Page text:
Analysis: For Liberman, no longer ‘Garden of Eden’

Yisrael Beytenu party leader's gambles on legal outcomes are not always as brilliant as his gambles on politics.

Foreign Minister Avigdor Liberman - Our word is our Bond 390 (photo credit: Flash 90)
Foreign Minister Avigdor Liberman - Our word is our Bond 390
(photo credit: Flash 90)
The stakes just got even higher.
Only a month after resigning as foreign minister, Yisrael Beytenu party leader Avigdor Liberman may exit political life more quickly than anyone could have predicted.
Convinced of his innocence and possibly playing some other cards, Liberman announced on Monday that he would quit politics entirely if he is convicted of any crime, no matter how minor and even if there is no finding of moral turpitude.
This is shocking from a legal perspective because the chances of his being convicted of at least breach of public trust are far higher than being convicted of fraud and being labeled as having committed acts constituting moral turpitude.
Until now, fraud and moral turpitude were thought to be the all-important questions, as a finding of either would likely sideline Liberman from politics for a minimum of seven years.
Politically, breach of trust is not much more than a legal curiosity.
If people bet on the outcomes of court cases, the bets on Liberman’s case have started to become clearer. But for fraud and moral turpitude, the case could be murky.
Almost no one appears to have suggested that Liberman gave a direct order to promote Ambassador Ze’ev Ben-Aryeh in a manner that was completely unjustified and unfounded. Ben-Aryeh is a former envoy to Belarus who was convicted of leaking to the then-foreign minister classified information about a money laundering investigation against Liberman, which has since been closed.
Liberman is accused of failing to report Ben-Aryeh’s indiscretion and of subsequently helping him obtain a posting to a new ambassadorship as “payment” for loyalty. It has come to be called the Belarus Ambassador Affair.
But the accusations center around appearances. In other words, if Ben-Aryeh had not leaked anything to Liberman, the alleged irregularities probably would not have raised eyebrows.
The indictment said Liberman told Deputy Foreign Minister Danny Ayalon that Ben-Aryeh should get the ambassadorship, and that Ayalon moved forward to try to implement Liberman’s recommendation. But so far there have been no allegations that anyone confronted Liberman about the choice or that he waived them off.
There are allegations that Ben- Aryeh was not as good an ambassador in Belarus as Liberman claimed, and that he should have been made to wait longer for a new posting abroad, according to standard procedures. But he did have ambassadorial experience, and Liberman’s words to Ayalon, according to the indictment, were that he believed Ben-Aryeh was best suited for the job – hardly an indication of fraud.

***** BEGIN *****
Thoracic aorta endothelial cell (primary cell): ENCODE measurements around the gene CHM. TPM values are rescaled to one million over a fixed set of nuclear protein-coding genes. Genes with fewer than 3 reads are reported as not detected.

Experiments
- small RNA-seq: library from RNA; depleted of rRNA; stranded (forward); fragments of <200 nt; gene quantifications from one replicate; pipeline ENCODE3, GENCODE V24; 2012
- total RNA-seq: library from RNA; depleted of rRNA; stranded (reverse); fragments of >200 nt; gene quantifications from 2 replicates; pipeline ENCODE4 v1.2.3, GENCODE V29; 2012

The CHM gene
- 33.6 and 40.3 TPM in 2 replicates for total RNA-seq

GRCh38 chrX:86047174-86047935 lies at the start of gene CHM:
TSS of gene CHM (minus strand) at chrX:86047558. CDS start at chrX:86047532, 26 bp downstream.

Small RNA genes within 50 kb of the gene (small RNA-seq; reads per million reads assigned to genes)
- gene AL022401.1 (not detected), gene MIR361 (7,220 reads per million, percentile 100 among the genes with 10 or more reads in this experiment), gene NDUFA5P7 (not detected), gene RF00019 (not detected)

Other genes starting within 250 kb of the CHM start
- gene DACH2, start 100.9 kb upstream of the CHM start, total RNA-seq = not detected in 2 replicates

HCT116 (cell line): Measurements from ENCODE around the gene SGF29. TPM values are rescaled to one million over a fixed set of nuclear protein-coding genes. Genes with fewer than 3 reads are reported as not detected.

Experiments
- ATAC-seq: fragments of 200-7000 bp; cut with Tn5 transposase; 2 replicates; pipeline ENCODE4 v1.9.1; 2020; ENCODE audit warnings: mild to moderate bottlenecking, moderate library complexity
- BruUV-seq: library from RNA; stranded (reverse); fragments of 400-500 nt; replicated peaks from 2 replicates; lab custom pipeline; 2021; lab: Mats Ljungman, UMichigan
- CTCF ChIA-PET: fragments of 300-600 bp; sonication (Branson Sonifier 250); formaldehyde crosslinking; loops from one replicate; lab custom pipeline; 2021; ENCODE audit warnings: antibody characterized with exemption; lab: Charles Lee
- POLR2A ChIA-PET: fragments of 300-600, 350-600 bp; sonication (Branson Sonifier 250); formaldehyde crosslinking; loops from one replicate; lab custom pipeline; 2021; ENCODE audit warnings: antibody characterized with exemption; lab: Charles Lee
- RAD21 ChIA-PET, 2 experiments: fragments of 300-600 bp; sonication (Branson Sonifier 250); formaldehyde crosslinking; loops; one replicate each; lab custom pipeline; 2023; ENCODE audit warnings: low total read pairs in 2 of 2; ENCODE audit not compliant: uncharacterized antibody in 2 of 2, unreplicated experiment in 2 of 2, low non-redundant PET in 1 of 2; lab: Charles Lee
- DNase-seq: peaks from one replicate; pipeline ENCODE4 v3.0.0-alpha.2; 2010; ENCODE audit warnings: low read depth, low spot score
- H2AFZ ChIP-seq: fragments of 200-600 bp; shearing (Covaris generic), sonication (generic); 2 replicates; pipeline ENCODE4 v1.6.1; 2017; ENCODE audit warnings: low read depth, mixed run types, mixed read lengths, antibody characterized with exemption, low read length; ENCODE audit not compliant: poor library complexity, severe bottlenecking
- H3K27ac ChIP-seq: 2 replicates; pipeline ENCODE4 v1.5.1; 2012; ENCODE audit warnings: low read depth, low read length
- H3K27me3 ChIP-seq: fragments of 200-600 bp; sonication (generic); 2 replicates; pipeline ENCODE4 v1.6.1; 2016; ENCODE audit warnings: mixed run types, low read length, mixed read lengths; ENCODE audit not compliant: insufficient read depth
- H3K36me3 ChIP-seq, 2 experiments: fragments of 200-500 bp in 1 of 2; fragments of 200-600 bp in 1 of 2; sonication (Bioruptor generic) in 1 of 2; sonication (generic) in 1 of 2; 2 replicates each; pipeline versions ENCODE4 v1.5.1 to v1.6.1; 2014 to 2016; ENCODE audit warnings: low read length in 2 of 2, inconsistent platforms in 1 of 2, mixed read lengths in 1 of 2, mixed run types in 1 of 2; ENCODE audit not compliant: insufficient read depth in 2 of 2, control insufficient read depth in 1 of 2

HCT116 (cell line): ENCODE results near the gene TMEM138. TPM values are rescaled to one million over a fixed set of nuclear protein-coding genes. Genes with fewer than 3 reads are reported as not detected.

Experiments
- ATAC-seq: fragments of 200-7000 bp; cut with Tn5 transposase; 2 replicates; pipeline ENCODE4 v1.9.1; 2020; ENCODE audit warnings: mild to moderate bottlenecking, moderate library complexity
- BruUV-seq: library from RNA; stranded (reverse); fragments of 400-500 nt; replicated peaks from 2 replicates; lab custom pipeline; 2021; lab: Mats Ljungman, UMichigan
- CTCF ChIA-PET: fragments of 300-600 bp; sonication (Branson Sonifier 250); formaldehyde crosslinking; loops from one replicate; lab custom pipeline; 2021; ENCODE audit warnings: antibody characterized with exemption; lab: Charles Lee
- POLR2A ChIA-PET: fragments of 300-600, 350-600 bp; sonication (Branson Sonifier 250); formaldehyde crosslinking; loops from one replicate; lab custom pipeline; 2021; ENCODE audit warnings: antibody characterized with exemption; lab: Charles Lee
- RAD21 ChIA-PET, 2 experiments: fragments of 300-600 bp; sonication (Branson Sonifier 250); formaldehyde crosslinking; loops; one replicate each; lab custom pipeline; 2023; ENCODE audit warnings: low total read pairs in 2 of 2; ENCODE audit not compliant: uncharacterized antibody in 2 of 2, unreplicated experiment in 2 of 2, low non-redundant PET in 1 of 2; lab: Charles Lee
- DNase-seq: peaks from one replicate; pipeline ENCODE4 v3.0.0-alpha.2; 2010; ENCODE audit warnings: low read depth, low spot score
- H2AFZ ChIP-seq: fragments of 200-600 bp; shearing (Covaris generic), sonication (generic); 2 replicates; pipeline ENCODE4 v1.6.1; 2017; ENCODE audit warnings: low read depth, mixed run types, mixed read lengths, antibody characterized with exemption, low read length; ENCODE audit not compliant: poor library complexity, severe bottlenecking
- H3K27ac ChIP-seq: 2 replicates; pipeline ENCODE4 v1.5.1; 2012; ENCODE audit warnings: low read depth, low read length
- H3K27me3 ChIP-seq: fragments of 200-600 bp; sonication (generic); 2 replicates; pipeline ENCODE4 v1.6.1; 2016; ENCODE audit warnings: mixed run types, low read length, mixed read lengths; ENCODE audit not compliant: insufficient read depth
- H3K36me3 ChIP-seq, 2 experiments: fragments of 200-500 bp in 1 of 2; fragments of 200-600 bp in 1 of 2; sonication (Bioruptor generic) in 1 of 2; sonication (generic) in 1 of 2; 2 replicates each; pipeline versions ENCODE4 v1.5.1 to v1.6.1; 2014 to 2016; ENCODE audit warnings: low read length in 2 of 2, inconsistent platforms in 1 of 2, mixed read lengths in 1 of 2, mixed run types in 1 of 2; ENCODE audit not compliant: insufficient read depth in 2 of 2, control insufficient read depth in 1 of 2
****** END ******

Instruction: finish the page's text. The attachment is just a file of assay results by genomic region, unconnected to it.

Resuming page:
To prove fraud and to some extent moral turpitude, the prosecutor would have to show that Liberman acted in bad faith, and it is not clear whether any witnesses would even claim this. It also appears that other ministry personnel, including Liberman, would testify that there were no irregularities at all.
So intent, and with it fraud and moral turpitude, are going to be tough to prove.
Breach of public trust in Liberman’s case basically requires only that the court say he had an obligation to report Ben- Aryeh’s indiscretion and failed to do so. Liberman has admitted he failed to report this, but his response was that he did nothing wrong and did not want to ruin the career of a talented diplomat for a momentary lapse of judgment that harmed no one.
Maybe the court will view this as a valid excuse. But if it doesn’t, Liberman could be convicted of breach of public trust, at the very least for not initially reporting Ben-Aryeh’s passing on of information. He also could be separately convicted for not reporting to the Foreign Ministry later when Ben-Aryeh was up for a promotion.
If he sticks to his word, the Liberman game would then be over.
Since the barriers to convicting him of breach of public trust are objectively much lower than on the other issues, he has made a historic gamble with his career. He could be convicted for breach of public trust but not on the other issues, and then go back to being foreign minister in half a year or so. But not anymore.
Why take the gamble? First, it appears unmistakable from Liberman’s body language that he believes he will be found innocent. It must be remembered that a day before he resigned as foreign minister, he told the media he had a feeling of the “Garden of Eden” and that he would remain foreign minister.
There might also be political considerations, such as reclaiming the moral high ground as the country is about to vote, or trying to pressure the court into a “no conviction” scenario in which it could take a middle-of-the- road decision – convicting him for breach of trust, but not ending his career.
But one thing has become clear over the past month: Liberman’s gambles on legal outcomes are not always as brilliant as his gambles on politics, and this could be his last gamble.